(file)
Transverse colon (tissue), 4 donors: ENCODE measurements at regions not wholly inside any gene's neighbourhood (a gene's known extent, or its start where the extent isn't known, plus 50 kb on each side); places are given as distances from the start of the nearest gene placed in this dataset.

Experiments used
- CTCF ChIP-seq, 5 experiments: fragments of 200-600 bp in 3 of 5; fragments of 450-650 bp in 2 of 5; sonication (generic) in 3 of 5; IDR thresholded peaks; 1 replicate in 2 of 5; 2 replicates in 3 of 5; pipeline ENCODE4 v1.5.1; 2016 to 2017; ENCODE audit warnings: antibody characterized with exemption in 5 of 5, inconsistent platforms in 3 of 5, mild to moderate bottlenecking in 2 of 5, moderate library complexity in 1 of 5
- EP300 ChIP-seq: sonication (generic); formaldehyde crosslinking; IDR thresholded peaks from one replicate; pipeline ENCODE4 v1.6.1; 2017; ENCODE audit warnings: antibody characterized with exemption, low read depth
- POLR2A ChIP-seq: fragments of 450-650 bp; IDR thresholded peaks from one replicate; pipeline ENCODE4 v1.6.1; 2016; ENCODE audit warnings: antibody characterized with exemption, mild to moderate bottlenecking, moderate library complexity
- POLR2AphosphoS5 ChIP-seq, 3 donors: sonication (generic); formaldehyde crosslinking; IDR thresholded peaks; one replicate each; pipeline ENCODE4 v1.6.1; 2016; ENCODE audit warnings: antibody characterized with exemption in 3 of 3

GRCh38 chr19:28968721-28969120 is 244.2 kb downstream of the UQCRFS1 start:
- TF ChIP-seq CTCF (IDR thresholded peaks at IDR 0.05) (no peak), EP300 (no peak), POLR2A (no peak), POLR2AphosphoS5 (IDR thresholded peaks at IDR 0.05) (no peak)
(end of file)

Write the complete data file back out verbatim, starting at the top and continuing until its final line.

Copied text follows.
Transverse colon (tissue), 4 donors: ENCODE measurements at regions not wholly inside any gene's neighbourhood (a gene's known extent, or its start where the extent isn't known, plus 50 kb on each side); places are given as distances from the start of the nearest gene placed in this dataset.

Experiments used
- CTCF ChIP-seq, 5 experiments: fragments of 200-600 bp in 3 of 5; fragments of 450-650 bp in 2 of 5; sonication (generic) in 3 of 5; IDR thresholded peaks; 1 replicate in 2 of 5; 2 replicates in 3 of 5; pipeline ENCODE4 v1.5.1; 2016 to 2017; ENCODE audit warnings: antibody characterized with exemption in 5 of 5, inconsistent platforms in 3 of 5, mild to moderate bottlenecking in 2 of 5, moderate library complexity in 1 of 5
- EP300 ChIP-seq: sonication (generic); formaldehyde crosslinking; IDR thresholded peaks from one replicate; pipeline ENCODE4 v1.6.1; 2017; ENCODE audit warnings: antibody characterized with exemption, low read depth
- POLR2A ChIP-seq: fragments of 450-650 bp; IDR thresholded peaks from one replicate; pipeline ENCODE4 v1.6.1; 2016; ENCODE audit warnings: antibody characterized with exemption, mild to moderate bottlenecking, moderate library complexity
- POLR2AphosphoS5 ChIP-seq, 3 donors: sonication (generic); formaldehyde crosslinking; IDR thresholded peaks; one replicate each; pipeline ENCODE4 v1.6.1; 2016; ENCODE audit warnings: antibody characterized with exemption in 3 of 3

GRCh38 chr19:28968721-28969120 is 244.2 kb downstream of the UQCRFS1 start:
- TF ChIP-seq CTCF (IDR thresholded peaks at IDR 0.05) (no peak), EP300 (no peak), POLR2A (no peak), POLR2AphosphoS5 (IDR thresholded peaks at IDR 0.05) (no peak)